July 2016: Communicative & Integrative Biology
(no author information available yet)
[This corrects the article DOI: 10.1371/journal.pone.0159603.].
2016: PloS One
Saman Habib, Suniti Vaishya, Kirti Gupta
The protein translation machineries of the apicoplast and mitochondrion-the two actively translating organelles of apicomplexan parasites-have potential sites for drug intervention against diseases caused by these organisms. Work in the past few years, particularly on Plasmodium falciparum and Toxoplasma gondii, has shown that a reduced machinery of enzymes and factors is sufficient for organellar translation, which is also supported by components shared with the cytosolic translation system. This interplay between eukaryotic and prokaryotic-like components for mRNA translation in organelles is reviewed here...
August 12, 2016: Trends in Parasitology
Souad Amiar, James I MacRae, Damien L Callahan, David Dubois, Giel G van Dooren, Melanie J Shears, Marie-France Cesbron-Delauw, Eric Maréchal, Malcolm J McConville, Geoffrey I McFadden, Yoshiki Yamaryo-Botté, Cyrille Y Botté
Most apicomplexan parasites possess a non-photosynthetic plastid (the apicoplast), which harbors enzymes for a number of metabolic pathways, including a prokaryotic type II fatty acid synthesis (FASII) pathway. In Toxoplasma gondii, the causative agent of toxoplasmosis, the FASII pathway is essential for parasite growth and infectivity. However, little is known about the fate of fatty acids synthesized by FASII. In this study, we have investigated the function of a plant-like glycerol 3-phosphate acyltransferase (TgATS1) that localizes to the T...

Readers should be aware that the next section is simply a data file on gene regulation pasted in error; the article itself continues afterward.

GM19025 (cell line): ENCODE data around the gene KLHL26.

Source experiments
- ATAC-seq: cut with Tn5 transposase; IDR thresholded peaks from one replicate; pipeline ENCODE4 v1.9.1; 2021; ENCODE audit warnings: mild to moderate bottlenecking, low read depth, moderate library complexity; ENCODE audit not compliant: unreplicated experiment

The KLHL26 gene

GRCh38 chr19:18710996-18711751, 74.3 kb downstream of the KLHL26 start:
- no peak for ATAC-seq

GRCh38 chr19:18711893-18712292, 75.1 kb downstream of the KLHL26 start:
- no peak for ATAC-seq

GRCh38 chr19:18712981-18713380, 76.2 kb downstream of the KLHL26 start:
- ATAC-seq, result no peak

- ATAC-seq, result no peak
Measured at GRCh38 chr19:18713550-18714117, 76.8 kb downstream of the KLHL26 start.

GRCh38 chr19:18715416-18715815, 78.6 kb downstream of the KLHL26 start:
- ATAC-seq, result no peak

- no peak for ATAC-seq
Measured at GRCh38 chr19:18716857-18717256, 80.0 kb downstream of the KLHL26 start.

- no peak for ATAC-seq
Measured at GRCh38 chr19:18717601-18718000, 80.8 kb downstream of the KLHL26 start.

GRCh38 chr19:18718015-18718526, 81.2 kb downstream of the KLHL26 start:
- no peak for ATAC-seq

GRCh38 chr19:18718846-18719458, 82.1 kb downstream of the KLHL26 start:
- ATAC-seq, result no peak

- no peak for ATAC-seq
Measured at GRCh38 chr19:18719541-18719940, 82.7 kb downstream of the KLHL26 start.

August 2016: PLoS Pathogens
Morgan E Milton, Jun-Yong Choe, Richard B Honzatko, Scott W Nelson
Plasmodium falciparum, the primary cause of malaria, contains a non-photosynthetic plastid called the apicoplast. The apicoplast exists in most members of the phylum Apicomplexa and has its own genome along with organelle-specific enzymes for its replication. The only DNA polymerase found in the apicoplast (apPOL) was putatively acquired through horizontal gene transfer from a bacteriophage and is classified as an atypical A-family polymerase. Here, we present its crystal structure at a resolution of 2.9Å...
October 9, 2016: Journal of Molecular Biology
R E R Nisbet, J L McKenzie
Many members of the Apicomplexa contain a remnant chloroplast, known as an apicoplast. The apicoplast encodes numerous genes, and loss of the organelle is lethal. Here, we present a summary of what is known about apicoplast transcription. Unlike plant chloroplasts, there is a single RNA polymerase, and initial transcription is polycistronic. RNA is then cleaved into tRNA, mRNA and rRNA molecules. Significant levels of antisense transcription have been reported, together with a single case of RNA editing. Polycistronic transcription is also observed in the related algae Chromera and Vitrella, which retain a photosynthetic chloroplast...